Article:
The Avoton server at the conference was showing some of these server and rack based innovations. Not only did it have 30 small compute nodes....

... it also did not have any PSU, drawing power from a centralized PSU.

In summary, it looks like the components in the rack will be very different in the near future. Multi-node servers without PSUs, SANs replaced by storage pools and proprietary network gear by specialized x86 servers running networking software.

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  • flyingpants1 - Tuesday, July 23, 2013 - link

    I read the article. Can someone please explain this in layman's terms? I don't have any experience with servers.

    It looks like they are aiming to do a few things here: greatly simplify the server hardware design (a lot more computing power per square inch), virtualize the network hardware, and speed up deployment time of something.

    Where are the hard drives? I imagine you don't need any for most of those little compute cards.

    Since Broadwell is an SoC now, when is there any benefit to running Atom-based servers? Broadwell is way faster than atom. Do Atom servers take up more space, but give better performance per watt?

    If each one of those cards is a CPU and RAM, what are the physical connectors for? Power and networking? How are they interfaced to eachother?

    And why is there so much empty space? I'm guessing to allow for larger heatsinks.
    Reply
  • JohanAnandtech - Tuesday, July 23, 2013 - link

    Well, I did not explain the server part in great detail. Basically, complex storage and network devices are being replaced by "normal" x86 boxes and software.
    The harddrives will be accessed somewhere via the network or the SATA interface going through the "gold fingers". The physical connectors are for power/networking fabric/USB/SATA etc.
    Empty space: it is an early prototype.
    Reply
  • JohanAnandtech - Tuesday, July 23, 2013 - link

    "Since Broadwell is an SoC now, when is there any benefit to running Atom-based servers?"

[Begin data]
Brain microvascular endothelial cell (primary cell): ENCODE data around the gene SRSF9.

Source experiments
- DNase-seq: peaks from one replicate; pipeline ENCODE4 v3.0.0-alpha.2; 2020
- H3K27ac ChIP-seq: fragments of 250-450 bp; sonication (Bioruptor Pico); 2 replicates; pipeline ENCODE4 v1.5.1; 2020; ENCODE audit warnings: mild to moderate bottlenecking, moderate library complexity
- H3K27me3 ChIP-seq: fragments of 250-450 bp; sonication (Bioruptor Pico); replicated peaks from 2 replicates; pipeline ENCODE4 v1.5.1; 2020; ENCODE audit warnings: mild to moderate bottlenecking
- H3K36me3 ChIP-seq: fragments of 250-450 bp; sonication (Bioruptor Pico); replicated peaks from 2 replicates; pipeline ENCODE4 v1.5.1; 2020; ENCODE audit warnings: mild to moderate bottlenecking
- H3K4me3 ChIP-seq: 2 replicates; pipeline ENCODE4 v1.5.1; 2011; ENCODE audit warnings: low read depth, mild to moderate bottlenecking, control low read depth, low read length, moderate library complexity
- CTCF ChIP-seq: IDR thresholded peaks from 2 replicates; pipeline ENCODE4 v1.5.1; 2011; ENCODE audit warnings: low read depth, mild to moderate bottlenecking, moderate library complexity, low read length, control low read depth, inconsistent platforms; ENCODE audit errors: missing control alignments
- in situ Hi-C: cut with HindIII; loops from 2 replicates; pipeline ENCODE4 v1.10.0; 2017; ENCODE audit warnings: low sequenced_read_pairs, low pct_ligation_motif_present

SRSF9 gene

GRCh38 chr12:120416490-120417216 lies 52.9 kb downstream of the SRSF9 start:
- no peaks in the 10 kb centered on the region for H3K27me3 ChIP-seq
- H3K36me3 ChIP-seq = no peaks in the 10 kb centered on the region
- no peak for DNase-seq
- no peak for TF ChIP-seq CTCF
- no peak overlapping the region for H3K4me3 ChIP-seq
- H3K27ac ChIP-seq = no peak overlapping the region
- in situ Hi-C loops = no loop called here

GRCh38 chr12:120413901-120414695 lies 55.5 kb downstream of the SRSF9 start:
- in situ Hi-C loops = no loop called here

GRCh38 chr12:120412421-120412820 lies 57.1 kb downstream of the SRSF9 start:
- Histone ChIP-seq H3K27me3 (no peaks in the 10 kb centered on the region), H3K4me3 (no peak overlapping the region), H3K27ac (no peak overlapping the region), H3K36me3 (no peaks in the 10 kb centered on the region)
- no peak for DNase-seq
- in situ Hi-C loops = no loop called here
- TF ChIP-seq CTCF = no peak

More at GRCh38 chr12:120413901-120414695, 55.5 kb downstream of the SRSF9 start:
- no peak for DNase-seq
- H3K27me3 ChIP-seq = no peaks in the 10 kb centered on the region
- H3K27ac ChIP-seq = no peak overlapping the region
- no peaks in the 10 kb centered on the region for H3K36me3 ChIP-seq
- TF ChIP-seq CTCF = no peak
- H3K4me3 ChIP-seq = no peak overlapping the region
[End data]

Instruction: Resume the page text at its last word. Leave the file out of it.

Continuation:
Broadwell will be probably in the 40W area, Atom CPUs can be as low as 6W. So for applications that are mostly about I/O might still be better off with the Atom CPUs. To be honest: I am not sure. That will an interesting question to answer with some in depth reviews :-)
    Reply
  • alxlr8 - Tuesday, July 23, 2013 - link

    Intel are not leading in this space anymore. The announcements above are an admission that the directional path being cut by competitors is actually a viable one, so Intel are starting to copy them, for example with the server chassis being shown here. This is good for the industry as a whole, but not so promising for Intel. Reply
  • A5 - Tuesday, July 23, 2013 - link

    I think Intel can afford to be a "fast follower" instead of a leader in some of these non-core markets like DC and mobile. They have huge brand recognition and enough resources to make a strong entry even if they aren't first. Reply
  • jamyryals - Tuesday, July 23, 2013 - link

    Exactly, also Intel can support projects really well. It's a pretty big deal in the real world when you don't have an expert/specialist on each component at your disposal. Reply
  • Hrel - Tuesday, July 23, 2013 - link

    It wasn't a legitimate path until Intel got in on it. The fact that Intel is doing it means it's going to be done right. Personally I'm looking forward to what they pull off. Reply
  • knolf - Thursday, August 01, 2013 - link

    I can also make a bunch of slides and throw in some buzzwords ( SDN, up and running in minutes ). I'm a network engineer and I work in enterprise datacenter environment on a daily basis. All this 'I push a button and everything gets magically provisioned and configured' is vaporware. Let me know which company that can make this type of product. I will buy their shares. Reply